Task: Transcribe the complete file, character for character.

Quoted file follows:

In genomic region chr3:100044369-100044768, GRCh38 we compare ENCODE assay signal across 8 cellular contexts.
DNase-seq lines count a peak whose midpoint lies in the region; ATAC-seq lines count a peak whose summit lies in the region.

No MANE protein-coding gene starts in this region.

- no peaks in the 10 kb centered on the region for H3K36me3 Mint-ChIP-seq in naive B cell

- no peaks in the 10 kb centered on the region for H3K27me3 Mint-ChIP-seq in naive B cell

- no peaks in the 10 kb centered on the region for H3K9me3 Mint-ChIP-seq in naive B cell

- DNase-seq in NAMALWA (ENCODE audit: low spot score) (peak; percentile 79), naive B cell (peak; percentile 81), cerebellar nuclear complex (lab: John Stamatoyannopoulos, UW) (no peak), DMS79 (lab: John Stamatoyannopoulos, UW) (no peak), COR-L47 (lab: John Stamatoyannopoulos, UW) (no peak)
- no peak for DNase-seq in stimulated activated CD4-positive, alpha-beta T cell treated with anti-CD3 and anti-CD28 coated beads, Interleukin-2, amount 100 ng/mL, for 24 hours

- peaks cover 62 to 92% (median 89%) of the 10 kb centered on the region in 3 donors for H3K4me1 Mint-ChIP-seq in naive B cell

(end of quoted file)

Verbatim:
In genomic region chr3:100044369-100044768, GRCh38 we compare ENCODE assay signal across 8 cellular contexts.
DNase-seq lines count a peak whose midpoint lies in the region; ATAC-seq lines count a peak whose summit lies in the region.

No MANE protein-coding gene starts in this region.

- no peaks in the 10 kb centered on the region for H3K36me3 Mint-ChIP-seq in naive B cell

- no peaks in the 10 kb centered on the region for H3K27me3 Mint-ChIP-seq in naive B cell

- no peaks in the 10 kb centered on the region for H3K9me3 Mint-ChIP-seq in naive B cell

- DNase-seq in NAMALWA (ENCODE audit: low spot score) (peak; percentile 79), naive B cell (peak; percentile 81), cerebellar nuclear complex (lab: John Stamatoyannopoulos, UW) (no peak), DMS79 (lab: John Stamatoyannopoulos, UW) (no peak), COR-L47 (lab: John Stamatoyannopoulos, UW) (no peak)
- no peak for DNase-seq in stimulated activated CD4-positive, alpha-beta T cell treated with anti-CD3 and anti-CD28 coated beads, Interleukin-2, amount 100 ng/mL, for 24 hours

- peaks cover 62 to 92% (median 89%) of the 10 kb centered on the region in 3 donors for H3K4me1 Mint-ChIP-seq in naive B cell